Sales calls canvassing Search Engine Optimisation (SEO) services seem to be more frequent than cold-calls from recruitment companies these days. This article explains a little about SEO and search engines, why they’re important and how to make the most of them.

The scenario

Let’s imagine that you:

  • sell widgets
  • you’re based in Birmingham
  • your customers are other companies across the UK

You want to make sure that:

  1. If a potential customer uses a search engine to find a widget supplier, they have the best chance of finding you.
  2. If someone needs to know your phone number, and they search using your company name, you’ll be top of the list.

…in other words, you want to optimise your web site(s) for the search engines.

1. Identify your keyphrases

This is the process of picking key words and phrases that become the measure for the SEO success of your site. The best way to get started identifying keyphrases is to put yourself in the shoes of the potential customer and try to imagine what they would type into Google.

  • widgets
    Yes, fair enough. But thousands of other companies across the world sell them too, and many of them also do SEO, so you’re not likely to make it into the top 10 for that search term. (If nobody else sells your kind of widgets yet, they will do soon, so you need to stay ahead of the game!)
  • widget
    Not much different to the plural, so still a very competitive term. But I like your thinking – the search engines DO differentiate plurals, and some of your competitors may not have.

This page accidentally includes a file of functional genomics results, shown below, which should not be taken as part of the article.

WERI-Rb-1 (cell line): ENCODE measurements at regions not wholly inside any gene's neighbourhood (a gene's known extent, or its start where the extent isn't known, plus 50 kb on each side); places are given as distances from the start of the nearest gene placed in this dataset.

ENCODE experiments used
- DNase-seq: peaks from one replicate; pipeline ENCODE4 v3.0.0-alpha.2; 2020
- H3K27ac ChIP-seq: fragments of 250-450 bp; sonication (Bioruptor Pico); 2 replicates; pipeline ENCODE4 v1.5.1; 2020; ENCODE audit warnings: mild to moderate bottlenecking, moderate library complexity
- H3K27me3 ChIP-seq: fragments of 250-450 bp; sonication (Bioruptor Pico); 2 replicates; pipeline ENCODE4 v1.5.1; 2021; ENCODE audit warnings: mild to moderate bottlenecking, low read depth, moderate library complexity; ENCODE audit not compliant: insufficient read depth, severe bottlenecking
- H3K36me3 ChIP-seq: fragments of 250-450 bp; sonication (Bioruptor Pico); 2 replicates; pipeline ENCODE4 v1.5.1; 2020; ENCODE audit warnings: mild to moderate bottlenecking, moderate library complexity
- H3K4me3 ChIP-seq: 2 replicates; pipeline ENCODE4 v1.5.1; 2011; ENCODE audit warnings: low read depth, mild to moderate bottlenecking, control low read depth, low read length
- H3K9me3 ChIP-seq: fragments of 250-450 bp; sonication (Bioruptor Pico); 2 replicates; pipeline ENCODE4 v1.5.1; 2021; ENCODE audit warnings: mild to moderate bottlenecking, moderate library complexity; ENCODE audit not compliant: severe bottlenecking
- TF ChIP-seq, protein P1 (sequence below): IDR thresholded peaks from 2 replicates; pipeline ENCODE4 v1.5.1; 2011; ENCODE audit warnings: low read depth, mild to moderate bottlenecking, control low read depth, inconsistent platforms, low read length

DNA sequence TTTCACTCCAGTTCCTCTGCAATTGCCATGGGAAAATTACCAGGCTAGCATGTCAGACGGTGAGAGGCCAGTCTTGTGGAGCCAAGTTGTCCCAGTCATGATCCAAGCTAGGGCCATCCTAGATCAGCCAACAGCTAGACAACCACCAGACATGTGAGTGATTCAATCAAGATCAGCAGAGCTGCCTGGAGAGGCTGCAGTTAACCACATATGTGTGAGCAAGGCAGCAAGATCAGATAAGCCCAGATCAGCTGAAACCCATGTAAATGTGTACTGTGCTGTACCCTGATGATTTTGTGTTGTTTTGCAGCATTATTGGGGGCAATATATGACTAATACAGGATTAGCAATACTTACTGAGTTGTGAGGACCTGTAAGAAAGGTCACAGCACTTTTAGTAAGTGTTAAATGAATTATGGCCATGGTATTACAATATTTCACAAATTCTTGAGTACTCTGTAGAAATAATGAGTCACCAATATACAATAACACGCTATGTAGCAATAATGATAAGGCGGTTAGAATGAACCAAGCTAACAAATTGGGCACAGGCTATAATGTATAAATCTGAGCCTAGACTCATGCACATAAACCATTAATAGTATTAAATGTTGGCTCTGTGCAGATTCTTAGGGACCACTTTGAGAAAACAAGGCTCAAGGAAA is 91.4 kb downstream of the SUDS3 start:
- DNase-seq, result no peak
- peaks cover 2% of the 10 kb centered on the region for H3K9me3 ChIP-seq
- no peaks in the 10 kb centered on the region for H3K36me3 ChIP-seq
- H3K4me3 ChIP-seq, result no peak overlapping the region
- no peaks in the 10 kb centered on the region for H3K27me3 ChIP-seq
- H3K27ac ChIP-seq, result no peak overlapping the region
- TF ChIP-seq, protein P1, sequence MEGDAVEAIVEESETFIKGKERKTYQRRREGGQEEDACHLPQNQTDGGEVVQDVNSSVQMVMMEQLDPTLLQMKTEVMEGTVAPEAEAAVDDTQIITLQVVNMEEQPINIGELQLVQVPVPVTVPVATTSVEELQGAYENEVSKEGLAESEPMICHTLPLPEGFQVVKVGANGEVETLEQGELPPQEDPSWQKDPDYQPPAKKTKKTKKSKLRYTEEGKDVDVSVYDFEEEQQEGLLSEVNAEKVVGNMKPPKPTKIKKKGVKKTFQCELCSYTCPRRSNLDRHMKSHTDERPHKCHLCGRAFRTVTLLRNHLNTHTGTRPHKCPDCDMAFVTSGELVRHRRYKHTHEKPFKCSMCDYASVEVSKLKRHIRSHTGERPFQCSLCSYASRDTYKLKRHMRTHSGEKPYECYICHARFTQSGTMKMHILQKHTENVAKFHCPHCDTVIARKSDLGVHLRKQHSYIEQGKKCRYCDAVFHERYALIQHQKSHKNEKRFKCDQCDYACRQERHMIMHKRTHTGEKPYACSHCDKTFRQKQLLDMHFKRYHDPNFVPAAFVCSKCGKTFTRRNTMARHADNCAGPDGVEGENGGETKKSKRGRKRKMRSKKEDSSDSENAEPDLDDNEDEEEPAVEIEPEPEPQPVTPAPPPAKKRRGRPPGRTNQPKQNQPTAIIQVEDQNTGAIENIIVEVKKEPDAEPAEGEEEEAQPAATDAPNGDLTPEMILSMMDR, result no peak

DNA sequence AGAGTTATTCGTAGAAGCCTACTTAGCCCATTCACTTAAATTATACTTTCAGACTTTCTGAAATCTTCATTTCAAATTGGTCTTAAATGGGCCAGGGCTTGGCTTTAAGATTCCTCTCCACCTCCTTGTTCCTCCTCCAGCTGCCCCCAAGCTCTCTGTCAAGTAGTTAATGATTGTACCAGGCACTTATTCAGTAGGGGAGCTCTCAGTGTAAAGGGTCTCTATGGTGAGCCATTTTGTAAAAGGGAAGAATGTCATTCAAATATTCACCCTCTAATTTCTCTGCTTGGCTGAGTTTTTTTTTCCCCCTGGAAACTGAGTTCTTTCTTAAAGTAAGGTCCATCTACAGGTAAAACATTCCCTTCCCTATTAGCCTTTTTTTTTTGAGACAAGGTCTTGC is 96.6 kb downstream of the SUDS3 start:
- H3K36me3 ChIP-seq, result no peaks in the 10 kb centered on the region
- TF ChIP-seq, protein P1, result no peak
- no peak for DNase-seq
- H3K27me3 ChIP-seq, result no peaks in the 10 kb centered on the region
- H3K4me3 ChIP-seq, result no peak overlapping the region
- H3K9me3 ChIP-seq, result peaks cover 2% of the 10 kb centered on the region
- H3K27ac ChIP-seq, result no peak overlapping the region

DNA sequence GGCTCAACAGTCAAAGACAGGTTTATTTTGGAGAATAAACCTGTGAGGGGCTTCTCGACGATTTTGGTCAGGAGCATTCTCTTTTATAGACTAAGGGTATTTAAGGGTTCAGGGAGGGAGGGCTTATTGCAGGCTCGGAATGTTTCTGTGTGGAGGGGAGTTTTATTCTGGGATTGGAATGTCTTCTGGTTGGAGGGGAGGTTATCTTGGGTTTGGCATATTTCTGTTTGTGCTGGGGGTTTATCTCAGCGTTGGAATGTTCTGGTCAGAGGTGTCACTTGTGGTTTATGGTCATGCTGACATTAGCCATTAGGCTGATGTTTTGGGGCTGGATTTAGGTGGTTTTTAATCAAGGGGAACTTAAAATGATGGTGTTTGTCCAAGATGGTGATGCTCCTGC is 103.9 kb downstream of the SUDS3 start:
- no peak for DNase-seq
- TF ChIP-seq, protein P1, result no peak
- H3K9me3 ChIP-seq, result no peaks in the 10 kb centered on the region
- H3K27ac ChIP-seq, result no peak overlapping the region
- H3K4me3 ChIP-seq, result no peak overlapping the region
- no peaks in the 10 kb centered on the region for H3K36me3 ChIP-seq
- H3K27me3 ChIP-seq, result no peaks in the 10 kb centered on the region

• widgets birmingham
    Very good. Now apart from any widget sites in Alabama, you’re certain to attract prospects shopping for widgets from Birmingham, or widgets for Birmingham, or widgets shaped like Birmingham. This may help your competitors, your existing customers, and telesales outfits trying to sell you a new photocopier, but it won’t catch those prospects you’re fishing for. So merely describing yourself in a keyphrase isn’t too important, although it should be considered as it makes sure that your existing customers can find you.
  • widgets essex
    Now this is interesting – perhaps this might be the chosen search phrase of an Essex company looking to source widgets locally – exactly what you’re looking for. While you can’t optimise for every town and county in the UK, you can make sure your site is rich with news and page content. You attended that Widget Supplier Symposium last year in Essex, right? You sold a truck load of widgets to an Essex company last quarter? Make news items of them, or even a corporate blog. Your human audience probably won’t read it, but the search engines will. The more relevant content you have, the higher your chances of being matched for search phrases you can’t predict. (But use the site’s structure to keep it fresh and interesting for your visitors.)
  • aluminium widgets
    Excellent – not only are you being slightly less ambitious with your search terms, but what’s more you’ve cleverly targeted a specific area of your business.Also by picking a non-US spelling for aluminium (US=aluminum) you’ve eliminated US buyers and suppliers from your audience and your competition, which gives you a much clearer playing field. (If you sell to the US too, you will want to consider the US spelling separately, and perhaps make the most of the opportunity to have separate US and UK pages).